Plot showing the observed up-slope shift and slight increase in population size of Grey-headed Robins, (Heteromyias albispecularis) based on 15 years of monitoring in the Australian Wet Tropics.
At ATBC in Cairns this year I am lucky enough to have the opportunity to present two papers. The first, entitled “Rapid Population Shifts in Australia’s Tropical Montane Avifauna: Monitoring Responses to Climate Change” is in the Symposium entitled “Impacts of climate change on tropical birds: Current knowledge and pressing uncertainties” (organised by Jeffrey D. Brawn & Cagan Sekercioglu), and draws on the results of a large collaborative project at the Centre For Tropical Biodiversity and Climate Change where I did my PhD, completed in 2011, and first short Post Doc, completed in 2013.
Abstract:Montane tropical rainforests are critical reservoirs of endemic bird diversity, while narrow thermal tolerances and restricted distributions make these faunas particularly vulnerable to climate change. In the Australian Wet Tropics, climate niche modeling has been used to predict range contractions of cool-adapted upland endemic species, and expansion of lowland generalists. Actually detecting these changes however has proved challenging, as population densities and hence patterns of distribution and abundance in rainforest birds are difficult to quantify. Efforts focused at range margins face the challenge of detecting rare colonization events, and demonstrating absences at the trailing edge is similarly problematic. By focusing on estimates of density and models of elevational abundance response, we have overcome some of these challenges for a suite of rainforest specialist species in the Australian Wet Tropics.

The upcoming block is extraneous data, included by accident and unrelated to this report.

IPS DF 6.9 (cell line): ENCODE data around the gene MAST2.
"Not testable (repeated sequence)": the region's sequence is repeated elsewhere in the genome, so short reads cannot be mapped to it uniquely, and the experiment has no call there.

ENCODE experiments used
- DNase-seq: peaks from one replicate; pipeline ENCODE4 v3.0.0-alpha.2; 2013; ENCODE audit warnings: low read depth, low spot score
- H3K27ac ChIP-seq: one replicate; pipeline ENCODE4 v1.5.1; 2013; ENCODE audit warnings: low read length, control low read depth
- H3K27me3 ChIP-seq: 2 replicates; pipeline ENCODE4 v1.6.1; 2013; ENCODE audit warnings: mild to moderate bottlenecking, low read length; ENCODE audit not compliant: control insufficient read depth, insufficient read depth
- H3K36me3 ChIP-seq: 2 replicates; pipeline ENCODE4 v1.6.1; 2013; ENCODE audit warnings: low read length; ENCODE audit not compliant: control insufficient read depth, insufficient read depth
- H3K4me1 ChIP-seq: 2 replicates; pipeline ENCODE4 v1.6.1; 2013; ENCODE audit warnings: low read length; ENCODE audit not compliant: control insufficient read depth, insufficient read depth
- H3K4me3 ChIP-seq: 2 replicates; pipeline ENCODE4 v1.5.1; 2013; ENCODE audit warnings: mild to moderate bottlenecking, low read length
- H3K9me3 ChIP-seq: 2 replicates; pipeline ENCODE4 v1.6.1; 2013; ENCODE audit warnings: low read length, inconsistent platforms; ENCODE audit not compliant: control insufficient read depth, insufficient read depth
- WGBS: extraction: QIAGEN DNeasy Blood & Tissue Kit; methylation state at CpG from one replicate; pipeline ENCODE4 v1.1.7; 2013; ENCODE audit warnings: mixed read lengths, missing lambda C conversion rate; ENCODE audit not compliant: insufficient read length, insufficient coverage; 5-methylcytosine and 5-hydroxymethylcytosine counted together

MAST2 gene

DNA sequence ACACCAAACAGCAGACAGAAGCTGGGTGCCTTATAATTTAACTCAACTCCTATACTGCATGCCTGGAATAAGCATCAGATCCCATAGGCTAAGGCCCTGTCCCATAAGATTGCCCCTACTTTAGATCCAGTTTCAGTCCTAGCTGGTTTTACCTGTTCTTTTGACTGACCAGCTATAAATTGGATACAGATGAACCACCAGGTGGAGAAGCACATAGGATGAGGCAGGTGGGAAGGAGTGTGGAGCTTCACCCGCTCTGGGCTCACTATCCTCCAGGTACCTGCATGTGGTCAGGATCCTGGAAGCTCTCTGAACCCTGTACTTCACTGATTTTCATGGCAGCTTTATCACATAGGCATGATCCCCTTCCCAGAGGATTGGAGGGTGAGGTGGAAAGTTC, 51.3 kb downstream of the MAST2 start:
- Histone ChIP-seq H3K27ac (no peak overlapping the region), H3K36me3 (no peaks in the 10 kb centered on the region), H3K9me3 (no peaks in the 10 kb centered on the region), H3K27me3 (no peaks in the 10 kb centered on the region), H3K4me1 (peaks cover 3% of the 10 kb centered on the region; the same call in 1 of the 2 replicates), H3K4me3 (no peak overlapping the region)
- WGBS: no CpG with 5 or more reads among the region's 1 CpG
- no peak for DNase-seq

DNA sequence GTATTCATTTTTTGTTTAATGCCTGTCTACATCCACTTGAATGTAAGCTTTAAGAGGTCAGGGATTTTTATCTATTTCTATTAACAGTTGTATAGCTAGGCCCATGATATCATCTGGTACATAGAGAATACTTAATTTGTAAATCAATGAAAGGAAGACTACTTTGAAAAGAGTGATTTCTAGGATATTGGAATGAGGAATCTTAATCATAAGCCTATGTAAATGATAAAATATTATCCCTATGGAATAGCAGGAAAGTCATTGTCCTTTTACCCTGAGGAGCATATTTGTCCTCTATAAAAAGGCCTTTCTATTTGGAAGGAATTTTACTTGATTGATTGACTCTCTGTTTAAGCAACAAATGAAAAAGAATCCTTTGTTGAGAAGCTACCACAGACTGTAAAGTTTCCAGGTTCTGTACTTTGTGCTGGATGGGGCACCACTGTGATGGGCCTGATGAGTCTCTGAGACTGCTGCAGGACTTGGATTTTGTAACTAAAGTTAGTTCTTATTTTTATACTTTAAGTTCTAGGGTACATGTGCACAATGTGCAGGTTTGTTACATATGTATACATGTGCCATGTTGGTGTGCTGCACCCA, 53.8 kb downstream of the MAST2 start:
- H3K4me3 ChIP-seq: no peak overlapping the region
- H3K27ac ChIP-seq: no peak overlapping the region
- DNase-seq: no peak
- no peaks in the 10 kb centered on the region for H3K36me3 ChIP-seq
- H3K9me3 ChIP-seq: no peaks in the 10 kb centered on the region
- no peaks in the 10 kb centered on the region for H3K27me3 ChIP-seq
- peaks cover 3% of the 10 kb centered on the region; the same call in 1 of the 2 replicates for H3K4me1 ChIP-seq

Using long-term monitoring data we show that climate change predictions are rapidly materializing, with significant changes in the distributions of 28 of 56 species with sufficient data. Integrating models of abundance response with available habitat area in elevational bands, we highlight synergistic effects of up-slope shift and declining habitat area in driving rapid population declines in 14 species, 6 of which are endemic to the region. In contrast, a further 14 species show population increases, all of which are lowland species adapted to warmer climates. Challenges remain in measuring shifts at the upper extremes of these gradients, where species are most at risk, and in understanding the repercussions of these assemblage changes in terms of ecosystem function.